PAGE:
Words by Paula Coogan
December 20th, 2018
Christmas is one of my favourite times of the year…until it arrives and I end up with an expectation hangover! I don’t know about you but since ‘growing up’, Christmas has far too often come and gone without me really feeling like I truly enjoyed it.
“When I feel Christmassy, then it will be magical/fun/joyful/exciting” is what I told myself so many times. I would wait for that wonderful feeling and then it would all be over with for another year. I was doing it wrong for years! That concept of ‘when, then’ thinking i.e. when this happens, then I’ll…, doesn’t work- in fact, it’s the opposite. By being excited, having fun and sparking joy, we create that Christmassy feeling. The problem is often we’re too f*cking busy!
If you’re not feeling Christmassy and you want to, here’s what you need to do.
1. Make time for it
I’ll put a disclaimer here to say that there is no such thing as being able to ‘make time’. What this really means is prioritising, creating boundaries, saying no to others and yes to yourself. Seriously, the most wonderful time of the year is also one of the busiest times of the year so out some non-negotiable ‘you’ time in your diary. What to do with that time is in step 2.
2. Create a catalogue of Christmas delights
Finish the sentences below with your own answers. Don’t buy into what you think it should be, tap into your own memories to answer the prompts and try to come up with as many answers as you can for each one:
Christmas is the sound of…
Christmas is the taste of…
Christmas is the smell of…
Christmas is the sight of…
Christmas is the touch of…
For me, Christmas is the sound of Willy Wonka and the Chocolate Factory on the TV; it’s the taste of freshly cooked ham on Brennan’s bread with butter and a cup of tea; it’s the smell of cinnamon and apple scented candles; it’s the sight of parents making magic for their kids by sneaking out to the car late on Christmas Eve to bring in the presents; it’s the touch of my family- hugs especially from the littles.
I’ll admit that writing this is a bit difficult because tapping into certain memories of what Christmas means brings back happy memories of things that I can’t have anymore. For example, Christmas is also very much the sound of my mam’s excited voice telling my sister and me to wait for her before going down to open presents; it’s the smell of the church where I brought my nan to midnight mass on Christmas Eve; it’s the sound of the church choir singing Christmas carols; it’s the taste of freshly cooked ham sandwiches made by her; it’s the touch of people I’ve had to say goodbye to.
I’m sharing this with you because I’d suspect it’s the same for many of you. Christmas is different now to what it may have been in the past because things change. We may have lost people, moved home, be separated or experienced other changes. When I tap into those memories, it kind of hurts. But I’ve learned that it’s important to honour these feelings as well because they are also so much of what Christmas means to me and I’m so incredibly lucky to have those memories even if thinking about them makes me feel sad.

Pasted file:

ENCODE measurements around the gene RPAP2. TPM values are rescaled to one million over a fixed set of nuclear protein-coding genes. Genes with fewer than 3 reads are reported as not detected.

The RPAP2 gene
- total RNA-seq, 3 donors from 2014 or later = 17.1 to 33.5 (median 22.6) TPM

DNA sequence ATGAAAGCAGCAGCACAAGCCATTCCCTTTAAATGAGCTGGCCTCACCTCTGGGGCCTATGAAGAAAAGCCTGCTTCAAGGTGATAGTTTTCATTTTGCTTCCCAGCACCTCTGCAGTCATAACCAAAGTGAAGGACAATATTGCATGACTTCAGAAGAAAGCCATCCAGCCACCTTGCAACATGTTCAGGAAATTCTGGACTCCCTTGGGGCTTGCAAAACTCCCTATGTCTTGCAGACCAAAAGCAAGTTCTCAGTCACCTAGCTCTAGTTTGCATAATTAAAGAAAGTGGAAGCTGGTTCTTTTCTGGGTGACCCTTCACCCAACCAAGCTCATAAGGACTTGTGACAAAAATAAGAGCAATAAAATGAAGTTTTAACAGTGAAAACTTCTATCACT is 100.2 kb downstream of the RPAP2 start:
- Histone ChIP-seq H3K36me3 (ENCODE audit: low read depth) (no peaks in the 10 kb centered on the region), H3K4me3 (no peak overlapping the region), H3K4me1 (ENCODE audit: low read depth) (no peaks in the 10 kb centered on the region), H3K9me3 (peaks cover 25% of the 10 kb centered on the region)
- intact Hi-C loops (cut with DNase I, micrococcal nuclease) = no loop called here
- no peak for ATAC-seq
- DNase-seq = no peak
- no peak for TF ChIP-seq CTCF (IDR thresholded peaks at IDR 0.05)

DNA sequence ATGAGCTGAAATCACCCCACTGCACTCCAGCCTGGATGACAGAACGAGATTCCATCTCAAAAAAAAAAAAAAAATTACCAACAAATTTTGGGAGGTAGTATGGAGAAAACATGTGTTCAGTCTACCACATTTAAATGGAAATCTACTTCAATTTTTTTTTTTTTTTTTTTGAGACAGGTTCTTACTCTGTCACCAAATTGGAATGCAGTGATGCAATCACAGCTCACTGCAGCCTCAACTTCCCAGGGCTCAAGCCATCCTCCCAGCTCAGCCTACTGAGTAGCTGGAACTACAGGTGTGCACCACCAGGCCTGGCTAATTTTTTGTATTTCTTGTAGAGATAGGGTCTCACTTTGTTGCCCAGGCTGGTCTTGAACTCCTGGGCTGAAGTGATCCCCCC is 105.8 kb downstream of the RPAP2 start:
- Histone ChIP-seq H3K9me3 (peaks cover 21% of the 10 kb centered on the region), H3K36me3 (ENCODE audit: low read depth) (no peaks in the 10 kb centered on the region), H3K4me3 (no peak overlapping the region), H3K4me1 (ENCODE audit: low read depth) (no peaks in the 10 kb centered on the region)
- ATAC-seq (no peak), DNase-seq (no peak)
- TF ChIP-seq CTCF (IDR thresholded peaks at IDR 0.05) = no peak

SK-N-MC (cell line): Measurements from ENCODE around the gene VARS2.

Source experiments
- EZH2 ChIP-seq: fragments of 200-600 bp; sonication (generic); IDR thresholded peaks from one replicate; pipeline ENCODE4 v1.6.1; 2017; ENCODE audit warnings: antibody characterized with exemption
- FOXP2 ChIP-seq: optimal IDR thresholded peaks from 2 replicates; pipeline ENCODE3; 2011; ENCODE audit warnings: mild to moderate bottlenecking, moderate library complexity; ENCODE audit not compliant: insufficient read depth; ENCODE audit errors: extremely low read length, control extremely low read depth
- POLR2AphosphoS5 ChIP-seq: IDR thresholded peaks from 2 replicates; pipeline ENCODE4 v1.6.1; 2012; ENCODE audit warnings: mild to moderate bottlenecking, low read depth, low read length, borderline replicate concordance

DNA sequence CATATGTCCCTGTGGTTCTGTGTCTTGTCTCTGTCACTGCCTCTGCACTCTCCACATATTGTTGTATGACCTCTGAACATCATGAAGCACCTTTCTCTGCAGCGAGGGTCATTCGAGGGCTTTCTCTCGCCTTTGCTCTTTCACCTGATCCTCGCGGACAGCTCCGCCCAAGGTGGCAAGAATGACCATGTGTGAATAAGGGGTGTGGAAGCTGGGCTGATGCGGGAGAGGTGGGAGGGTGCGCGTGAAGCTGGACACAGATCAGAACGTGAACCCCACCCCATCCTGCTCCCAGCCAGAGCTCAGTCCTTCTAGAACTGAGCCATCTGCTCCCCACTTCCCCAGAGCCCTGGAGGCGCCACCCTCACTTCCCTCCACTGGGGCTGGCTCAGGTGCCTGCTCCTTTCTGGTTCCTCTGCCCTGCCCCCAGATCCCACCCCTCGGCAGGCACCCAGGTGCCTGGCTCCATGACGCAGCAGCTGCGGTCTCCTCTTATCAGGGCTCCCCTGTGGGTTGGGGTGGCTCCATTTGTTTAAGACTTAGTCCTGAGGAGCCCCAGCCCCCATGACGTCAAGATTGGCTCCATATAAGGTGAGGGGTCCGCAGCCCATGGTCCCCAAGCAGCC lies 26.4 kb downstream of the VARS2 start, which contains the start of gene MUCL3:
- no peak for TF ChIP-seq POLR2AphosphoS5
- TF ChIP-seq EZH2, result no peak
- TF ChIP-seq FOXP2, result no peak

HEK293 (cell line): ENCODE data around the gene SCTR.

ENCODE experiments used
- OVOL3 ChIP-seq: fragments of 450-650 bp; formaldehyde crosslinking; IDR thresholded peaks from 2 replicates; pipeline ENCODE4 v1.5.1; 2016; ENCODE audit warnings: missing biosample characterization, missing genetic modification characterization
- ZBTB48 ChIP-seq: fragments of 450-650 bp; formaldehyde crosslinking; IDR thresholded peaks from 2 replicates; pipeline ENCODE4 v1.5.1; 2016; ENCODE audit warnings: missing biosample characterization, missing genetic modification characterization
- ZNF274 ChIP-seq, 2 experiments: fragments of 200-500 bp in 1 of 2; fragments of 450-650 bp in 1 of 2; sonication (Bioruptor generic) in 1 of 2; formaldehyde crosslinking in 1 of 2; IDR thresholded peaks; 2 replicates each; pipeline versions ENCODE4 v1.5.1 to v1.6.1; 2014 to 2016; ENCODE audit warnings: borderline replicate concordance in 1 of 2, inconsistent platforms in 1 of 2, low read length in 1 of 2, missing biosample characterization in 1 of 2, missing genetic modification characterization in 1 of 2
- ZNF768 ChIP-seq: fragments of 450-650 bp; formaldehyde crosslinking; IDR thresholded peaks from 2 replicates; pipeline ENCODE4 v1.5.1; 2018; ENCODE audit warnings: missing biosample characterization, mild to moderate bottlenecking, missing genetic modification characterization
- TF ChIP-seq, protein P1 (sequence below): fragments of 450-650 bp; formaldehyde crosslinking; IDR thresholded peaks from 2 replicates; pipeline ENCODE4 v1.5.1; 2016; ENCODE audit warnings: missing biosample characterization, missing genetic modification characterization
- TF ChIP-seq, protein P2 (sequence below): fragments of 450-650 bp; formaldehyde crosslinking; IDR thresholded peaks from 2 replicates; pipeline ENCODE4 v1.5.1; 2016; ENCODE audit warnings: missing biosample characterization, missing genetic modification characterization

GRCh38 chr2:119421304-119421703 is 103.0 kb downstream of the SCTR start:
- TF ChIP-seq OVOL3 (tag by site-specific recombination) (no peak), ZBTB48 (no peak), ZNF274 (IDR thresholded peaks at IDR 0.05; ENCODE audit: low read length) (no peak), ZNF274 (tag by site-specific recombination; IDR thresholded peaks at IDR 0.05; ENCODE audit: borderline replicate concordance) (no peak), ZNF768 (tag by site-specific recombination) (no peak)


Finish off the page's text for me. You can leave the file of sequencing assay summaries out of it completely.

In honouring these memories, I sent a Christmas card to the new owners of my nan’s house and to the house where I previously lived with my mam and sister, wishing them a happy Christmas and tell them that the house they now live in was a home full of happy memories and wishing their family the same joy. I’ve done this now the past couple of years and they might think I’m nuts but hey, they might smile and feel good too!
Once you have your catalogue of Christmassy delights…
3. Act on them!
This might mean taking out old photo albums and having a cry in your PJs while you remember Christmas past but honey, that is SO ok! It might mean creating a mess in your kitchen as you try to replicate an old recipe for nostalgia sake. It might leave you feeling grateful and saying thanks to your big sister for consoling you when you found out about Santa Claus. It might be about pleasure and eating a box of Roses chocolates (only the nice ones, of course) in front of the TV and fire. It might be about feeling peaceful and going for a walk on the beach on Christmas Day. It might mean taking a few minutes to look at your Christmas tree, really looking at it, and taking it all in. It might mean scheduling time to wrap presents leisurely and really enjoying it. It might mean looking out your window on Christmas Eve and smiling at the parents quietly taking toys out of the car. It might mean hugging your kids or nieces and nephews extra hard and feeling their excitement.
Feeling Christmassy is about ‘feeling’ Christmassy, not ‘doing’ Christmassy. Allow yourself to tap into what Christmas feels like to you and then give yourself the best Christmas present ever by creating that feeling again in whatever way you can.
It’s not going to be the same as it was when you were a kid, but perhaps it could be even better.
Paula Coogan is the founder of The Quarter Life Coach – a vibrant career and life coaching company aimed at empowering women in their 20s and 30s to practice courage, figure out their true desires both personally and professionally and then, to make it happen.
Her work is delivered through several live group programs and Masterminds including Career Breakthrough Mastermind and The Wisdom Circle. She also works one-on-one with clients who are ready for big transitions in their relationships, careers and businesses.
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